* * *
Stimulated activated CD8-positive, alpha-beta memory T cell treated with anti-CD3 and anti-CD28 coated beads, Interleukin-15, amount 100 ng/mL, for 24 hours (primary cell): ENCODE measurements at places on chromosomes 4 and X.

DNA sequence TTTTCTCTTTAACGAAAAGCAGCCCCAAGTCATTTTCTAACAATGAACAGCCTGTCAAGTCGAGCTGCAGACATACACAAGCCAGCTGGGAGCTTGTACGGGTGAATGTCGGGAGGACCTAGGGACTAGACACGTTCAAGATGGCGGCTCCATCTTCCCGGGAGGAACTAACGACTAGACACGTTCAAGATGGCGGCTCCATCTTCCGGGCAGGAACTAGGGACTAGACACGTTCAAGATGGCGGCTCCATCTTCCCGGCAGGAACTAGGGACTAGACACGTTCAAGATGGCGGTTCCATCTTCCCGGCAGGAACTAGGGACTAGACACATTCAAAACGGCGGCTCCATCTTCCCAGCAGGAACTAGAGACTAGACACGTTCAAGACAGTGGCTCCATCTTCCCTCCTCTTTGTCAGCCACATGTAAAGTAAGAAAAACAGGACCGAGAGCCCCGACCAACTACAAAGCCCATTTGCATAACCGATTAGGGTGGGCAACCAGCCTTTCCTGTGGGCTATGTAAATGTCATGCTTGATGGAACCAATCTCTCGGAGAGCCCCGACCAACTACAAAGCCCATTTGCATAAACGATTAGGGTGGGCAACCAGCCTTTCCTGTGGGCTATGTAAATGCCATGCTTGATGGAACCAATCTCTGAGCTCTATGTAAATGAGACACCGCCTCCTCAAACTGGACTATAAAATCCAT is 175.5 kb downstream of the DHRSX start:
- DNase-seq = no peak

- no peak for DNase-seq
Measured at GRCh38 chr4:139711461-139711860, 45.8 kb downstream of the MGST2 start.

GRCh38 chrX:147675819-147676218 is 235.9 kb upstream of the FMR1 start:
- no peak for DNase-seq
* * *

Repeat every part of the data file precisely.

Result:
Stimulated activated CD8-positive, alpha-beta memory T cell treated with anti-CD3 and anti-CD28 coated beads, Interleukin-15, amount 100 ng/mL, for 24 hours (primary cell): ENCODE measurements at places on chromosomes 4 and X.

DNA sequence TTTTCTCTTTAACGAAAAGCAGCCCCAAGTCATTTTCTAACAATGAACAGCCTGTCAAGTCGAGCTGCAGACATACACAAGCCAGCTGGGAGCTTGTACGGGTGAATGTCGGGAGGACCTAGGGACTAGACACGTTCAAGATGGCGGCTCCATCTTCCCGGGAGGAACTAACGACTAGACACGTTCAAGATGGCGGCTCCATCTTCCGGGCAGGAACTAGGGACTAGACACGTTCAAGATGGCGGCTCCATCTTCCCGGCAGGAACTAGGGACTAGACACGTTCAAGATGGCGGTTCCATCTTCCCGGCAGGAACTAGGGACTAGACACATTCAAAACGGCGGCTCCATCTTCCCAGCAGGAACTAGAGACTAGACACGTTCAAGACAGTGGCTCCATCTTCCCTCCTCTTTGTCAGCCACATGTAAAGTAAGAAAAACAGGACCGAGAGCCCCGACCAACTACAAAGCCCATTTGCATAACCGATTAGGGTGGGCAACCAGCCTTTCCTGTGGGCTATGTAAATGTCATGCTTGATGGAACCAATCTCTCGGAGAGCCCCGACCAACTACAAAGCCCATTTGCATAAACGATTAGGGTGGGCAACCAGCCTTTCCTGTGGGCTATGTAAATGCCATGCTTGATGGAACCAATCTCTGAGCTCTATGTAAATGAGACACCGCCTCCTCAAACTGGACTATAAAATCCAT is 175.5 kb downstream of the DHRSX start:
- DNase-seq = no peak

- no peak for DNase-seq
Measured at GRCh38 chr4:139711461-139711860, 45.8 kb downstream of the MGST2 start.

GRCh38 chrX:147675819-147676218 is 235.9 kb upstream of the FMR1 start:
- no peak for DNase-seq